Our early success against Covid-19 was lauded the world over. If we want to continue to provide leadership, we need to reinvigorate our approach to foreign affairs, writes Nina Hall.
With our borders largely closed, you could be forgiven for thinking that international affairs should take a back seat for a few months. But New Zealand’s response to the Covid-19 pandemic is, whether we like it or not, connected to the world beyond us. Our initial, effective response drew global attention, and what we do now both domestically and internationally will continue to garner coverage around the world.
The Covid-19 crisis highlights the need for deep reflection on New Zealand’s role in the world. Our earlier success at eliminating the virus has been widely applauded by the World Health Organisation (WHO), so will New Zealand continue to provide leadership during this difficult time, and if so, how? And who can we now trust and ally with internationally? After all, some of our traditional partners – such as the UK and the US – failed to grasp the severity of the crisis and have been among the worst hit by Covid-19.
New Zealand’s future is intricately linked to the wellbeing of the world. We ignore what is happening overseas, and our role in it, at our peril. Our economy was hit badly during the Global Financial Crisis and again by the pandemic. Our oceans, climate and ozone layer are dramatically affected by what other people do elsewhere (as well as by what we do in Aotearoa). And the Christchurch white supremacist attacker was well-connected to right-wing extremists in Europe.
For all this, we rarely debate what issues political parties should tackle or prioritise on the global stage even during the lead-up to an election. As political parties release policies, we should pay closer attention to what they promise on foreign affairs, defence and trade. And we should also listen to a diverse range of commentators and perspectives on New Zealand’s role in the world. Foreign policy debates here, and around the world, need to move beyond the domain of white, urban, middle-class bureaucrats, and instead reflect the diversity that is such an important part of our identity.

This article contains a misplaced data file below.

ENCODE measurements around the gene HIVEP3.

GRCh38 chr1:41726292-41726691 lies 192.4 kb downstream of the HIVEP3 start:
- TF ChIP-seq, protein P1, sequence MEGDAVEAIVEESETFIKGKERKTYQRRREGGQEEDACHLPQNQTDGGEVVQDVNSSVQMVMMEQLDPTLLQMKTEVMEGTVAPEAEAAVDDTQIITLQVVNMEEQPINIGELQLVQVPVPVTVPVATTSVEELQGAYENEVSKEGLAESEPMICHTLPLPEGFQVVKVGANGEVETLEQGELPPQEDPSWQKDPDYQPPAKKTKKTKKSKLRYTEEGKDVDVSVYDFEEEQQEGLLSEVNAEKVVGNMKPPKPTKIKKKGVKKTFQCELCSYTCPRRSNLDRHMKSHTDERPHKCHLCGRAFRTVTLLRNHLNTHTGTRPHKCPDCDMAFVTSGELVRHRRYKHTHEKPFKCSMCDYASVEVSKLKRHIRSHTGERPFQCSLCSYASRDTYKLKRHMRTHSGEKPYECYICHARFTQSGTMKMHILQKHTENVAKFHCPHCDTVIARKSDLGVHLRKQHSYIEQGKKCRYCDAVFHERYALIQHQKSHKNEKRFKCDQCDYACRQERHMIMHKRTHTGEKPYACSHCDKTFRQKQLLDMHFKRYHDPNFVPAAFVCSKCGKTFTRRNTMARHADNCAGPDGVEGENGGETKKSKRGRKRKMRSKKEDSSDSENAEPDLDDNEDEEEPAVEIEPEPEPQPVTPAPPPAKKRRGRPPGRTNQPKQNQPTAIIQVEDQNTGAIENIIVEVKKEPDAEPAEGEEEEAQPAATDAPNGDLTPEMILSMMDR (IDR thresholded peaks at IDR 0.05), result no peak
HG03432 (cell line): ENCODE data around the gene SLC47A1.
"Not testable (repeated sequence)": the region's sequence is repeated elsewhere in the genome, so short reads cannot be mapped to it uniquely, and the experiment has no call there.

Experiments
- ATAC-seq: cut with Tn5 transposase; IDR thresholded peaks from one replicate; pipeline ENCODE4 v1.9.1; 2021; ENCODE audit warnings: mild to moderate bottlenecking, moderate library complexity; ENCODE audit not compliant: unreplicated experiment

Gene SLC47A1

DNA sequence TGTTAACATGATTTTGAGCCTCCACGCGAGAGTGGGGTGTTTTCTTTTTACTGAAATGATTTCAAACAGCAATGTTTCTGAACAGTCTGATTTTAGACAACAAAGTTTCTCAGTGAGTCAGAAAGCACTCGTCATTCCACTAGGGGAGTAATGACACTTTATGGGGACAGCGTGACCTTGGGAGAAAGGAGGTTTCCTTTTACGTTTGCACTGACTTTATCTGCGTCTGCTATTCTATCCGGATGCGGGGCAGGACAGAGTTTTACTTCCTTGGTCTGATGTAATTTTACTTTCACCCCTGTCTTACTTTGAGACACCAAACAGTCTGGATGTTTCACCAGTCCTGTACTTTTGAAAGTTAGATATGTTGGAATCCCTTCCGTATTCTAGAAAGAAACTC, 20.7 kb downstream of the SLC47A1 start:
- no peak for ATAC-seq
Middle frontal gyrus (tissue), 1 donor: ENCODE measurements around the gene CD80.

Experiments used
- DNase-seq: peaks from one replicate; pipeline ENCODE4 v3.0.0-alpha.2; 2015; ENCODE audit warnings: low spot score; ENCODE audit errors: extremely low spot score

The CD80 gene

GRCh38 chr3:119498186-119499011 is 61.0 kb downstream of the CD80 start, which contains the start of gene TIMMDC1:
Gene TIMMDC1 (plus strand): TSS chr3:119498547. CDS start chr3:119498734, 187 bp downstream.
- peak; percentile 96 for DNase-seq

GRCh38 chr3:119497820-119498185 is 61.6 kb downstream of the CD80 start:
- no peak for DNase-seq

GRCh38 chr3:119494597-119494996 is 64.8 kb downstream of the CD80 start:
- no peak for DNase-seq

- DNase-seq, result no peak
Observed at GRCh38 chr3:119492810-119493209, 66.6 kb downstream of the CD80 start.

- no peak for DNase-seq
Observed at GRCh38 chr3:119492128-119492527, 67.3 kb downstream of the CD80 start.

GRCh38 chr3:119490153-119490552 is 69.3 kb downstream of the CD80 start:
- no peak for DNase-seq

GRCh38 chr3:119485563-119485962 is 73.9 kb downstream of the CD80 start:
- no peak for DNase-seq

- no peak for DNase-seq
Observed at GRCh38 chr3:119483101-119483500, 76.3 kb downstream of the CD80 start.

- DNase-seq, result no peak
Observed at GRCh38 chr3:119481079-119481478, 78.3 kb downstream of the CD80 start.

Under the international spotlight, what can New Zealand do to reinvigorate our approach to international affairs? A diverse group of New Zealanders, who are rarely quoted in foreign policy debates, have put forward some bold ideas in Beyond These Shores, a book I edited that was published earlier this month.
One key theme is that Māori must be partners in foreign policy decision-making, not merely consulted as stakeholders as has occurred in the past. This will require rethinking of how we negotiate international agreements, and with whom we forge international alliances, alongside a broader process of constitutional transformation.
New Zealand should also reconsider old, traditional alliances. After all, neither Donald Trump nor Boris Johnson demonstrated international leadership during the Covid crisis. New Zealand demographics, society and culture are changing, and we should question the merits of staying in the Five Eyes alliance.
Meanwhile, our relationship with China has entered tricky waters. China is our biggest trading partner, yet New Zealand should be wary of Xi Jinping’s increasingly authoritarian control. Chinese-born New Zealander Zeng Dazheng argues in Beyond These Shores that we shouldn’t take sides between the US and Chinese governments, but rather focus on solidarity with Chinese nationals (and those in Hong Kong) who are losing out due to growing income inequality, and increasing Han nationalism.
And New Zealand can be a better global citizen. We must curb our carbon emissions, and put pressure on Australia to do the same. As Tulia Thompson notes, “Australia is our most important partner, but it is also our closest major polluter”. This is critical for Pacific Island states that are battling rising sea levels and other impacts of climate change.
New Zealand should also admit to the harms caused by our imperialism, resource extraction and what Tina Ngata calls waste colonisation – exporting our waste to poor countries and then turning our backs on the subsequent environmental devastation in these regions. Instead, Ngata suggests, meetings about climate change and pollution in the Pacific should be “accessible, affordable and appropriate for Pacific peoples and Indigenous peoples at large”.
There are many other ideas that New Zealand should consider. These include: setting up an independent conflict prevention unit, pursuing a global treaty to phase out fossil fuels worldwide, providing leadership towards a post-GDP economic framework, leading the way on a global agreement for businesses to respect human rights, changing our corporate governance model, and ensuring our defence and police deployments overseas are accountable to those who need their protection. These are a handful of suggestions, but what’s important is that more space is given to debate of this kind, not just among politicians but also the public.
It is right that the government focuses on Covid-19 recovery in the months ahead, but a full recovery requires engaging with the world. While our borders might be largely closed, we have to keep doors to international engagement open. That will require strong participation of the general public, and engagement with a diverse range of ideas outside of the foreign policy establishment.
Nina Hall is an assistant professor of international relations at Johns Hopkins SAIS Europe and is based in Bologna. She is editor of the BWB Text, Beyond These Shores, Aotearoa and the World. She is also a co-founding member of New Zealand Alternative. Thanks to Max Harris for his comments.
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